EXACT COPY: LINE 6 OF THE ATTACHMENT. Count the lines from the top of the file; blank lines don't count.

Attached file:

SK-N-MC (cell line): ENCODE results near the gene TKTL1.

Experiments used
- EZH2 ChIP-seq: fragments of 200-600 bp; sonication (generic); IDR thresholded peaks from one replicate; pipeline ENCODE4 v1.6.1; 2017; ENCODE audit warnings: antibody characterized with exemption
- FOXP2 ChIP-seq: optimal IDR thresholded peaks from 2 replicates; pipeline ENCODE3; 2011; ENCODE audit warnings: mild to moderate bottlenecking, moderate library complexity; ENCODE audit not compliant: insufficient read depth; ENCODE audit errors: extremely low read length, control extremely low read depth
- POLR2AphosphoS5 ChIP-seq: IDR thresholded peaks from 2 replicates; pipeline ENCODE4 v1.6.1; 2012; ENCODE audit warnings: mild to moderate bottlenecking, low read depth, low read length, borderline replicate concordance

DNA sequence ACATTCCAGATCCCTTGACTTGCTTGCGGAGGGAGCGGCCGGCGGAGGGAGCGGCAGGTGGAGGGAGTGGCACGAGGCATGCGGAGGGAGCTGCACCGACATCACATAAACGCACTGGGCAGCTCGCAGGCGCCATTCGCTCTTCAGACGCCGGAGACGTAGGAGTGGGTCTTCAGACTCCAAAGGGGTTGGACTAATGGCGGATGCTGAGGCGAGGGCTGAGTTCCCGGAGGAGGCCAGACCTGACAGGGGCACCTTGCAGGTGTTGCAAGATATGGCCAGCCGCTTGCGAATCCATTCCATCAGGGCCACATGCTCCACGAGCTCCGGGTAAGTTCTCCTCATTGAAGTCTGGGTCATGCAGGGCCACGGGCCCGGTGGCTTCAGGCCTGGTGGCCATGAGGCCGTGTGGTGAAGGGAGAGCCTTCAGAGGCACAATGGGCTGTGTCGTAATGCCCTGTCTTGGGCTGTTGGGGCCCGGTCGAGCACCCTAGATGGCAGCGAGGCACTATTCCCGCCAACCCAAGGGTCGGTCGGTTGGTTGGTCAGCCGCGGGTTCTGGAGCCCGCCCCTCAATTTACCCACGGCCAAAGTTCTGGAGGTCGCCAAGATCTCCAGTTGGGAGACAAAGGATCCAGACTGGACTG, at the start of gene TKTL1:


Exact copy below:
DNA sequence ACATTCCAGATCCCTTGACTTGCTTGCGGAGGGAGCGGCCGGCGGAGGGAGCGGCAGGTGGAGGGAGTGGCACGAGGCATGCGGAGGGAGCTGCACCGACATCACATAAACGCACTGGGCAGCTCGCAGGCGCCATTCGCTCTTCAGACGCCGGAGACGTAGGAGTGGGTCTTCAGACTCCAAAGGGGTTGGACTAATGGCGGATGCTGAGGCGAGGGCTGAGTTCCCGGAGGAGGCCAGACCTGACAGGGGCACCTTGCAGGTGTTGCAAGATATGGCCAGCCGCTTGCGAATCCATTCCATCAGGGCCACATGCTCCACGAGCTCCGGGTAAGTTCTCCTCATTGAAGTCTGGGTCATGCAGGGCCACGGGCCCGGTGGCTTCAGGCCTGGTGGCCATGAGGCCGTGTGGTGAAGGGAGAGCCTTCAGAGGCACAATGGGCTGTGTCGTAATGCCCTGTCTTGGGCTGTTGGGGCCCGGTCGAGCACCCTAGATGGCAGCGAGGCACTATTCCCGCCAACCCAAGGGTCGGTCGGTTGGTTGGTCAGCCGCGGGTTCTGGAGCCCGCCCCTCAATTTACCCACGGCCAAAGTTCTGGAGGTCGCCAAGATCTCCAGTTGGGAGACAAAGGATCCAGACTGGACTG, at the start of gene TKTL1: